Melanie Dickerson's retelling of Mulan in "The Warrior Maiden" promises to be a hit with her fans and with new readers as well. With a new twist to an old fairy tail and, likeable characters (and unlikeable villains), readers will pick up the book, only to have to finish before the put it down. Heroes and villains, a strong female lead, an exciting plot, a vivid setting--what's not to like? But then I've been a fan of all of Melanie Dickerson's fairy tell retellings. I received a copy of this book from the publisher on NetGalley in exchange for this honest review. The opinons are expressly my own.
Melanie Dickerson's fairy tale retellings have long captivated me and I have looked forward to sharing them with my girls as they have grown. My oldest began to read her fairly recently and has already devoured her backlist, requesting her own copy of each novel for birthday and Christmas presents. Fans of Dickerson know why: she tells exciting, adventurous, romantic tales with heroines who are imperfect but worthy role models. This latest novel is certainly no exception, and a strong candidate for my favorite of hers (I'm still not sure any book can dethrone The Captive Maiden, my first Dickerson read). I loved the characters, the plot surprised me in a few places, and the ending was powerful and unrushed. Mulan's fierce and beautiful heart won me over from the start. She loves her mother deeply and is willing to do whatever necessary to protect her, giving up her dreams and even her own life. Wolfgang is perhaps less focused at the beginning of the novel, but his honor and integrity soon rise to hero status as it becomes clearer to him what really matters. Christianity was part of many lives during this time period, so the characters naturally discuss spiritual things. I was intrigued by the many differences noted, too; for example, Mulan's mistaken idea that carrying only a part of Scripture might be blasphemous as it separated part from the whole. But I loved how Wolfgang gently corrected the notion, then read portions of 1 John to her as they sat. Guilt and forgiveness are addressed in multiple spots as well, again gently and without preaching, but truth is always spoken. Part of what makes these books so special is that I can share a novel with my younger teens, we can enjoy them, talk about them, get as fangirly as we'd like to, and I don't have to worry about what may be on the next page, either word or scene, even with as wonderful a romance as this book is. I highly recommend it to fans of fairy tales, for moms and even their youngest teens, as a book they can both get something out of even as they are thoroughly entertained. The positive role models are desperately needed for today's teens and Dickerson's place on my daughter's, and my own, keeper shelf is permanent and growing with each new release! I received a review copy of this book from the author and publisher but was under no obligation to post a positive review. The opinions expressed are both honest and my own.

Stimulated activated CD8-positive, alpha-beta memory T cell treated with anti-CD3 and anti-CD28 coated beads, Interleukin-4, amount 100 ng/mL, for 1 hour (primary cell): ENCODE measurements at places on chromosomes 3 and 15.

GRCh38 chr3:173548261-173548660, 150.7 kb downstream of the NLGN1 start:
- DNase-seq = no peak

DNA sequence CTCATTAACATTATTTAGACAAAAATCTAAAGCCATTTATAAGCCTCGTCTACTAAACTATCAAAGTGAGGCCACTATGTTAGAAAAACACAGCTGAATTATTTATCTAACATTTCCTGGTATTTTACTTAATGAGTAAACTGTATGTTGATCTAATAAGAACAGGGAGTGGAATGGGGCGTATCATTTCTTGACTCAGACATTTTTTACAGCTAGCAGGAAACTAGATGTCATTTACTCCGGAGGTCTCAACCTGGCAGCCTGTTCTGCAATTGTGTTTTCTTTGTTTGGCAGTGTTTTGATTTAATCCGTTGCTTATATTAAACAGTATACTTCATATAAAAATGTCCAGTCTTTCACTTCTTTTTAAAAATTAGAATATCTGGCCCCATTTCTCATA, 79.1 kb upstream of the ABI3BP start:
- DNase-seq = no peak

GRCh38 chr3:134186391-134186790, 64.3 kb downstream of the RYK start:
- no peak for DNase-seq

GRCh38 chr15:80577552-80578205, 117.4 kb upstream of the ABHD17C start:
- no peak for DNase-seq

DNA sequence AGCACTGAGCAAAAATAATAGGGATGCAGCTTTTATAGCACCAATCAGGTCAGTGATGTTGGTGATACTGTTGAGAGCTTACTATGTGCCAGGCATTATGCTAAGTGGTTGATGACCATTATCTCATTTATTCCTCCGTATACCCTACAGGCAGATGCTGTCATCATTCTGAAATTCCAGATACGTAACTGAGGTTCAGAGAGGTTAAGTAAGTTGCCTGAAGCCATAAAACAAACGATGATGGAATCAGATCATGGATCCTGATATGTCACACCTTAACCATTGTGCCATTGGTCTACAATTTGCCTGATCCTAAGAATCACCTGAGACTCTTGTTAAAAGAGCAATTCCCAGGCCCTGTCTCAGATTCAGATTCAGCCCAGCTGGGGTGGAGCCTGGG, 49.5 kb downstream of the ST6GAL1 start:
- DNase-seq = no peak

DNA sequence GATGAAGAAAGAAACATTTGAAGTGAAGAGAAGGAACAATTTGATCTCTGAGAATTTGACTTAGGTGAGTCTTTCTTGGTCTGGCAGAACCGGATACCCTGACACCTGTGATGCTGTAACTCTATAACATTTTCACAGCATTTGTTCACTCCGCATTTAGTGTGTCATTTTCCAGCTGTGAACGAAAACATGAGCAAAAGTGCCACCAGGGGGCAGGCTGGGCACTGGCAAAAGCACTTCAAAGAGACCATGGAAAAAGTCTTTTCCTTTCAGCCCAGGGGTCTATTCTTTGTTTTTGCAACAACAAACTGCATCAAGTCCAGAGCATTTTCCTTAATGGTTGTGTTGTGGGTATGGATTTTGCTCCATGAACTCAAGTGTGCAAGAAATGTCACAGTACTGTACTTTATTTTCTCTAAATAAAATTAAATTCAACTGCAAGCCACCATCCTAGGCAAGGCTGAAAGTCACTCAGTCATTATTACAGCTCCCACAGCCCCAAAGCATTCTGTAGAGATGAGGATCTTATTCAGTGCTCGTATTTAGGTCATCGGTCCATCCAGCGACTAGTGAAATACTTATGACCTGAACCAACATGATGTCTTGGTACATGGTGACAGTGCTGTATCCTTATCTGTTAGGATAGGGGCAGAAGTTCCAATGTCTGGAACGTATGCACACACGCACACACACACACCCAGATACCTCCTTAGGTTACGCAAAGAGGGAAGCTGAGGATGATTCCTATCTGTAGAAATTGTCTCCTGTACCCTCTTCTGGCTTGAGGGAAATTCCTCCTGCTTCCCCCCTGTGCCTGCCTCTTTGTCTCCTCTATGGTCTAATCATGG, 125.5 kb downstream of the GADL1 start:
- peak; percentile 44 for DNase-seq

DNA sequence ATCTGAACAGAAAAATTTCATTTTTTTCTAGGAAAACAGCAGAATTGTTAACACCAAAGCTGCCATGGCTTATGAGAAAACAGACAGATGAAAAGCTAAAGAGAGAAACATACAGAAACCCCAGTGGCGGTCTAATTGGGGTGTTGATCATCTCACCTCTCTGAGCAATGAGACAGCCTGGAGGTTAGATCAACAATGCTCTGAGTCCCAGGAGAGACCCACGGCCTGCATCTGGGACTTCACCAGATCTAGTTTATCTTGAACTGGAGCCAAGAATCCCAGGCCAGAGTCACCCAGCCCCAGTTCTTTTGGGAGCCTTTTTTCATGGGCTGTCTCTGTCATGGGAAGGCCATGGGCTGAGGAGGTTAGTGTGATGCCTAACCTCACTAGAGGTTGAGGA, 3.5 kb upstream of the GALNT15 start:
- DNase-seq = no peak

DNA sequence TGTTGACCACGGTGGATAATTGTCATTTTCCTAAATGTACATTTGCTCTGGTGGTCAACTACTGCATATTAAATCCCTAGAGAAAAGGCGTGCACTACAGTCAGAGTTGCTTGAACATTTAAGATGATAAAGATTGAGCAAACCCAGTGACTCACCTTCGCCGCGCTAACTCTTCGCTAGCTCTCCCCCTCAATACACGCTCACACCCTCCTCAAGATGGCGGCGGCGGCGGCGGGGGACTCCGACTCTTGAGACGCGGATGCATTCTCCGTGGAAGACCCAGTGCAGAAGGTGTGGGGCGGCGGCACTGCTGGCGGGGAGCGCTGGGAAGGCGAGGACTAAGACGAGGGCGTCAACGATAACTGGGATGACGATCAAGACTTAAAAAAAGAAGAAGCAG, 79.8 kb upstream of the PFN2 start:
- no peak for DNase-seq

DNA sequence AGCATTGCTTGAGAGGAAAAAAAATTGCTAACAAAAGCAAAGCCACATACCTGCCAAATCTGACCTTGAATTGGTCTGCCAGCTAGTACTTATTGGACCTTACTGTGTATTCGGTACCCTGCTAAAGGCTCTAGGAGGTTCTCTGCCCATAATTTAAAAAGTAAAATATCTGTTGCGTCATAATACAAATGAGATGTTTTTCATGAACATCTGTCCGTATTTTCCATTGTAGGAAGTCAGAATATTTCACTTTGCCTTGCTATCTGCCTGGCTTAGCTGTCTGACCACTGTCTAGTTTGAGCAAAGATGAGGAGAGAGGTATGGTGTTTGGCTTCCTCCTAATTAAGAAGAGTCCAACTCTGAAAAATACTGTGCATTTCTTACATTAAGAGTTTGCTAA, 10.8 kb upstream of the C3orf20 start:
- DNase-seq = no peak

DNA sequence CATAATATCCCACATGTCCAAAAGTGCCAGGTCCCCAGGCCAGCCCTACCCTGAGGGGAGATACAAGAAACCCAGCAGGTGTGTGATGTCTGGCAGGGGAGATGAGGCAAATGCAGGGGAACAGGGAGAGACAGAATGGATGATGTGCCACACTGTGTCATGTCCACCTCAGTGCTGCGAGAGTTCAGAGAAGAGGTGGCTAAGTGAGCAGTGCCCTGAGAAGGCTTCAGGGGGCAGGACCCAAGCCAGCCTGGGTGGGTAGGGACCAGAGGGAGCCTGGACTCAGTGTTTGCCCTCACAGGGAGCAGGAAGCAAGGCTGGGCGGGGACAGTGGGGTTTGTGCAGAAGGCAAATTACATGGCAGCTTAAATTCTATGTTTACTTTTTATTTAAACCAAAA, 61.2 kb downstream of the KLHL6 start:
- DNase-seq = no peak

Melanie has crafted another winner in this fairy tale retelling of the story of Mulan. The Warrior Maiden is full of romance, humor, and exciting moments that kept me on the edge of my seat while reading this fun story. Mulan exhibits more bravery than I could ever have and it makes for quite a compelling tale. It also sets up Steffan’s story, which releases this December, quite nicely. Can’t wait for my next visit to Hagenheim! I received this book from the author and was not required to post a positive review. All thoughts expressed are my own.
First off, I loved the fitting title and gorgeous cover of the book. I also loved the well-paced story line that held my attention from beginning to end. I liked that The Warrior Maiden was loosely based on the Mulan movie, but didn't strictly adhere to the movie's plot. The author gave fresh resolutions to scenarios from the movie. There was a different setting and reason for war. These variations allowed the story to give a nod to the original while retaining its own uniqueness. I also liked that the author subtly addressed gender equality through the character of Mulan and her experiences. Though sometimes moody, Mulan's determination and resilience made her a strong female leader. Her ability to deal with difficult situations inspired others to have confidence in her. She demonstrated solid confidence and faith in God numerous times. Unfortunately, I felt like this book was not as well-written as some of Melanie Dickerson's other books. Especially in the beginning, some conversations felt choppy and stilted. My husband and I agreed that certain things the characters did were unrealistic. (Not naming them because I don't want to include spoilers.) Plus, I strongly disliked Mulan's pet name for Wolfgang. Bottom line: I loved the story enough to overlook the sometimes mediocre prose and give it a permanent home on my bookshelf. Lastly, The Warrior Maiden is part of Melanie Dickerson's YA Fairy Tale Romance series. I have read some, but not all of them and this functioned fine as a stand-alone. Disclosure of Material Connection: I received this book free from the publisher. I was not required to write a positive review. The opinions I have expressed are my own. I am disclosing this in accordance with the Federal Trade Commission’s 16 CFR, Part 255: "Guides Concerning the Use of Endorsements and Testimonials in Advertising."